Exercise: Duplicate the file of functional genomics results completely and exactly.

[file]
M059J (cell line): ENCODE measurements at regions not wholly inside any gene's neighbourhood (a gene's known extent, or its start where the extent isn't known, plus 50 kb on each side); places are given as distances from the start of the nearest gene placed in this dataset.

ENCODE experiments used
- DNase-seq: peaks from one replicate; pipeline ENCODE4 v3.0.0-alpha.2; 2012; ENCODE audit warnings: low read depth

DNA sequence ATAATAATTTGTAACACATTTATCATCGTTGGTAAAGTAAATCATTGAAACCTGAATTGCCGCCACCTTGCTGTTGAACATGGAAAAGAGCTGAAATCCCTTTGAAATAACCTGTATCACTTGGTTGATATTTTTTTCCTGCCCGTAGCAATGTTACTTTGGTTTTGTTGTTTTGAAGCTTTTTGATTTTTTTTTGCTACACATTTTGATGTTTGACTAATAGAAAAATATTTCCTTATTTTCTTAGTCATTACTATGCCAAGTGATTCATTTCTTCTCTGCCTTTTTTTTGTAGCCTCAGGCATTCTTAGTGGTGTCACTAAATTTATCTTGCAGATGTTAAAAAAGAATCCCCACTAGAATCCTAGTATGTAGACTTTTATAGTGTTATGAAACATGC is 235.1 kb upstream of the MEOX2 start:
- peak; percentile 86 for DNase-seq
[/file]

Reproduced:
M059J (cell line): ENCODE measurements at regions not wholly inside any gene's neighbourhood (a gene's known extent, or its start where the extent isn't known, plus 50 kb on each side); places are given as distances from the start of the nearest gene placed in this dataset.

ENCODE experiments used
- DNase-seq: peaks from one replicate; pipeline ENCODE4 v3.0.0-alpha.2; 2012; ENCODE audit warnings: low read depth

DNA sequence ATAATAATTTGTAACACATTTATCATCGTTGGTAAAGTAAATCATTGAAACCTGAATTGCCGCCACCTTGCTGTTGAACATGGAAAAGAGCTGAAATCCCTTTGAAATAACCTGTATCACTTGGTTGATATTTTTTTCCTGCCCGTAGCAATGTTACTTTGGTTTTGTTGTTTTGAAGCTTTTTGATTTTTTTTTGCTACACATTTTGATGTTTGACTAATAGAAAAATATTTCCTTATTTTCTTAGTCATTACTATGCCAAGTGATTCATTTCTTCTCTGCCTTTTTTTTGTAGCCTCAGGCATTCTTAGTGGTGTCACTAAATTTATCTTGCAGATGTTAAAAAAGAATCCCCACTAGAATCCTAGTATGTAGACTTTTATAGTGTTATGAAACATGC is 235.1 kb upstream of the MEOX2 start:
- peak; percentile 86 for DNase-seq